There are thousands of recreational boating accidents per year. Contributing factors to these accidents include traveling too fast for water or weather conditions, driving under the influence of drugs or alcohol, failing to follow boating rules and regulations, carelessness and inexperience.
To prevent boating accidents, we offer these safety suggestions:
Care and protection of vessel
Check weather forecasts before heading out. Let someone know where you’re going and when you expect to return. Check engine, fuel, electrical and steering systems, especially for exhaust-system leaks. Carry one or more fire extinguishers, matched to the size and type of boat. Keep them readily accessible and in condition for immediate use. Equip the vessel with required navigation lights and with a whistle, horn or bell. Consider additional safety devices, such as a paddle or oars, a first-aid kit, a supply of fresh water, a tool kit and spare parts, a flashlight, flares and a radio.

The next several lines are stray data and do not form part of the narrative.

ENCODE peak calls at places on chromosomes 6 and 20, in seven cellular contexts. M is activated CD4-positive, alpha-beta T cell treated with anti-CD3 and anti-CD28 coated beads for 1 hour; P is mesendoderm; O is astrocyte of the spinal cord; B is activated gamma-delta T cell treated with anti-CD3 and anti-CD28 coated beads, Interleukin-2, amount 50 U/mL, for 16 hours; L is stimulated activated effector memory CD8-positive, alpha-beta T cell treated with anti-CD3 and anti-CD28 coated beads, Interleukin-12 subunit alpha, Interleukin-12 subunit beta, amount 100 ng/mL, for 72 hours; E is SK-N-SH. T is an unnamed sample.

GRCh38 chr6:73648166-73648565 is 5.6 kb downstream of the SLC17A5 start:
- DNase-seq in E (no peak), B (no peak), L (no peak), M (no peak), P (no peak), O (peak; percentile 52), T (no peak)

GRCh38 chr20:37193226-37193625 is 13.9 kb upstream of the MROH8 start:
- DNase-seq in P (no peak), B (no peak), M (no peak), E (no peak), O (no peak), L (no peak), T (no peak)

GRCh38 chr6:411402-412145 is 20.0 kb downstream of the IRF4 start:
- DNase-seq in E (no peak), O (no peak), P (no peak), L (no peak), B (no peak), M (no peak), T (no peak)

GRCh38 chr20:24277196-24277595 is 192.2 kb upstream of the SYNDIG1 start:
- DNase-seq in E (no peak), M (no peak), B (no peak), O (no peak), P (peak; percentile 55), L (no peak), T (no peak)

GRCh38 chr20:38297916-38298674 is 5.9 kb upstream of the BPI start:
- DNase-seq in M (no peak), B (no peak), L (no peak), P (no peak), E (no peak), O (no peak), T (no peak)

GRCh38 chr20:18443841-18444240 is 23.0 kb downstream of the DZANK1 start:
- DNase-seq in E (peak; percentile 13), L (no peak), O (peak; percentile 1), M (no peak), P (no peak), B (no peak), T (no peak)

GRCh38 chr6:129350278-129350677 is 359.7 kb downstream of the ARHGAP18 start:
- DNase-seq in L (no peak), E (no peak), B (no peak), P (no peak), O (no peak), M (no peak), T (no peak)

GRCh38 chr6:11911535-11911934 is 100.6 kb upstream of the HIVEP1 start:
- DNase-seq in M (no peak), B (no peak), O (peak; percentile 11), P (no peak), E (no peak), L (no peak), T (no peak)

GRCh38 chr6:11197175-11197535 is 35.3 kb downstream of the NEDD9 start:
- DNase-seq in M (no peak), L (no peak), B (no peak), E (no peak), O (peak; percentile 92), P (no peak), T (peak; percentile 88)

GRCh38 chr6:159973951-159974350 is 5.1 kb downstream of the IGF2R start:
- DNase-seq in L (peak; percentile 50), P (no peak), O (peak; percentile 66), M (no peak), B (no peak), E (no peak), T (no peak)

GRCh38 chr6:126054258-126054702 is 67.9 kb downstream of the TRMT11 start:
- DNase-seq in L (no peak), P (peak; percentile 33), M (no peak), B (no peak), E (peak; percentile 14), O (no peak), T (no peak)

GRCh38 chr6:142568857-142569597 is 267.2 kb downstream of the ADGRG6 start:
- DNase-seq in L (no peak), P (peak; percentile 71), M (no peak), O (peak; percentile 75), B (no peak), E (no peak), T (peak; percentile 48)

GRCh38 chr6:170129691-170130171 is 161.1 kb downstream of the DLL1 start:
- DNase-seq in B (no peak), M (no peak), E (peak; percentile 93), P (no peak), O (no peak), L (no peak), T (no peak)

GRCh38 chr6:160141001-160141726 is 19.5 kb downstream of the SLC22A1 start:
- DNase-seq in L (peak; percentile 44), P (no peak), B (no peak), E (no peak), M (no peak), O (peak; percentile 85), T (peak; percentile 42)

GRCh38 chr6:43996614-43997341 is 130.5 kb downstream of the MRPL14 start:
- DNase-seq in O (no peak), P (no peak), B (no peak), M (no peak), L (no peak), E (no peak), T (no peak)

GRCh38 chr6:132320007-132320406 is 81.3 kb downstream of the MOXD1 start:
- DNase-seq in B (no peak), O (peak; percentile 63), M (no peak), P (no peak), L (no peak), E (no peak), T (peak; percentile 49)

Most companies offer liability limits that start at $15,000 and can be increased to $300,000. Typical policies include deductibles of $250 for property damage, $500 for theft and $1000 for medical payments. Higher limits may be available. Additional coverage can be purchased for trailers and other accessories. Boat owners may also consider purchasing an umbrella liability policy which will provide additional protection for their boat, home and car.
Boaters should also inquire about special equipment kept on the boat, such as fishing gear, to make sure it is covered and verify that towing coverage is included in the policy.
Boat owners should also inquire about discounts for the following:
Diesel powered craft, which are less hazardous than gasoline powered boats as they are less likely to explode Coast Guard approved fire extinguishers Ship-to-shore radios Two years of claims-free experience Multi-policies with the same insurer, such as a car, home or umbrella policy Safety education courses, such as those offered by the Coast Guard Auxiliary, U.S. Power Squadrons, or the American Red Cross.